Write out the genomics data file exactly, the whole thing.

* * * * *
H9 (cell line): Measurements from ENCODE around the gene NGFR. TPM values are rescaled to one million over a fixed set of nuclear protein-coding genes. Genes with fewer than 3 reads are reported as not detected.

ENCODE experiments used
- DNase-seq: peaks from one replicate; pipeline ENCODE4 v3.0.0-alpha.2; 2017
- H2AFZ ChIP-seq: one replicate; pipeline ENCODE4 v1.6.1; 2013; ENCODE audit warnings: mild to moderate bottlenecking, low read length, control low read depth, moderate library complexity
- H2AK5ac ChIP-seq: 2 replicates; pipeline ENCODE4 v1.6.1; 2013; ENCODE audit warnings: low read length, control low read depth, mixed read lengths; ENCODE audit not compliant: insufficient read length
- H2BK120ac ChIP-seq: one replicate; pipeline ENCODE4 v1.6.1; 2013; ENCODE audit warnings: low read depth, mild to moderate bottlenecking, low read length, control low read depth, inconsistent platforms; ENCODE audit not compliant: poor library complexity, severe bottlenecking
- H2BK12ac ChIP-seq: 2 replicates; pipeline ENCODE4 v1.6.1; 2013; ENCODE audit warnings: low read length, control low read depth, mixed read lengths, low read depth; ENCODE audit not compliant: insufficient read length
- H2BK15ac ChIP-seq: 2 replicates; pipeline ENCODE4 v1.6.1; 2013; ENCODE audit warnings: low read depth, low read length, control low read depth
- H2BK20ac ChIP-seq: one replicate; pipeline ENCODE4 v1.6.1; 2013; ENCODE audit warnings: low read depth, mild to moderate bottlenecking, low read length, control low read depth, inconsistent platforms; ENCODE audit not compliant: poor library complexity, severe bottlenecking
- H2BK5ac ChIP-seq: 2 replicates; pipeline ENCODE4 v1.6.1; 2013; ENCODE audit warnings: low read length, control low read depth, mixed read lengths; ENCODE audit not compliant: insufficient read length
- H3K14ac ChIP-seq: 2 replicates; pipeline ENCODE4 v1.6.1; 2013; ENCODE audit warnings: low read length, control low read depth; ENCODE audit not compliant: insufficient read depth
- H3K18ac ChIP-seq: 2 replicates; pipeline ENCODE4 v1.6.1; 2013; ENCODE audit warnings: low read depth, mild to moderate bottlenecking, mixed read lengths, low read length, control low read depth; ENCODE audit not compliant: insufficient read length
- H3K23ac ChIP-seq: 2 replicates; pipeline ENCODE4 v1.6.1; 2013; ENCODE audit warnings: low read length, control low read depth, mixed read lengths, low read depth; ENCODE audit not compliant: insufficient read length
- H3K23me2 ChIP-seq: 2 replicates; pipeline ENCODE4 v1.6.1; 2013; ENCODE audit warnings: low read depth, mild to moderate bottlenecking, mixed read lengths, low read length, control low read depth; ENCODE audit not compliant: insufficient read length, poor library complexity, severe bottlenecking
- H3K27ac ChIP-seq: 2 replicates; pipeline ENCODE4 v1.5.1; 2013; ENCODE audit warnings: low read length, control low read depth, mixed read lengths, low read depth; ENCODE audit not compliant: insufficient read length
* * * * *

H9 (cell line): Measurements from ENCODE around the gene NGFR. TPM values are rescaled to one million over a fixed set of nuclear protein-coding genes. Genes with fewer than 3 reads are reported as not detected.

ENCODE experiments used
- DNase-seq: peaks from one replicate; pipeline ENCODE4 v3.0.0-alpha.2; 2017
- H2AFZ ChIP-seq: one replicate; pipeline ENCODE4 v1.6.1; 2013; ENCODE audit warnings: mild to moderate bottlenecking, low read length, control low read depth, moderate library complexity
- H2AK5ac ChIP-seq: 2 replicates; pipeline ENCODE4 v1.6.1; 2013; ENCODE audit warnings: low read length, control low read depth, mixed read lengths; ENCODE audit not compliant: insufficient read length
- H2BK120ac ChIP-seq: one replicate; pipeline ENCODE4 v1.6.1; 2013; ENCODE audit warnings: low read depth, mild to moderate bottlenecking, low read length, control low read depth, inconsistent platforms; ENCODE audit not compliant: poor library complexity, severe bottlenecking
- H2BK12ac ChIP-seq: 2 replicates; pipeline ENCODE4 v1.6.1; 2013; ENCODE audit warnings: low read length, control low read depth, mixed read lengths, low read depth; ENCODE audit not compliant: insufficient read length
- H2BK15ac ChIP-seq: 2 replicates; pipeline ENCODE4 v1.6.1; 2013; ENCODE audit warnings: low read depth, low read length, control low read depth
- H2BK20ac ChIP-seq: one replicate; pipeline ENCODE4 v1.6.1; 2013; ENCODE audit warnings: low read depth, mild to moderate bottlenecking, low read length, control low read depth, inconsistent platforms; ENCODE audit not compliant: poor library complexity, severe bottlenecking
- H2BK5ac ChIP-seq: 2 replicates; pipeline ENCODE4 v1.6.1; 2013; ENCODE audit warnings: low read length, control low read depth, mixed read lengths; ENCODE audit not compliant: insufficient read length
- H3K14ac ChIP-seq: 2 replicates; pipeline ENCODE4 v1.6.1; 2013; ENCODE audit warnings: low read length, control low read depth; ENCODE audit not compliant: insufficient read depth
- H3K18ac ChIP-seq: 2 replicates; pipeline ENCODE4 v1.6.1; 2013; ENCODE audit warnings: low read depth, mild to moderate bottlenecking, mixed read lengths, low read length, control low read depth; ENCODE audit not compliant: insufficient read length
- H3K23ac ChIP-seq: 2 replicates; pipeline ENCODE4 v1.6.1; 2013; ENCODE audit warnings: low read length, control low read depth, mixed read lengths, low read depth; ENCODE audit not compliant: insufficient read length
- H3K23me2 ChIP-seq: 2 replicates; pipeline ENCODE4 v1.6.1; 2013; ENCODE audit warnings: low read depth, mild to moderate bottlenecking, mixed read lengths, low read length, control low read depth; ENCODE audit not compliant: insufficient read length, poor library complexity, severe bottlenecking
- H3K27ac ChIP-seq: 2 replicates; pipeline ENCODE4 v1.5.1; 2013; ENCODE audit warnings: low read length, control low read depth, mixed read lengths, low read depth; ENCODE audit not compliant: insufficient read length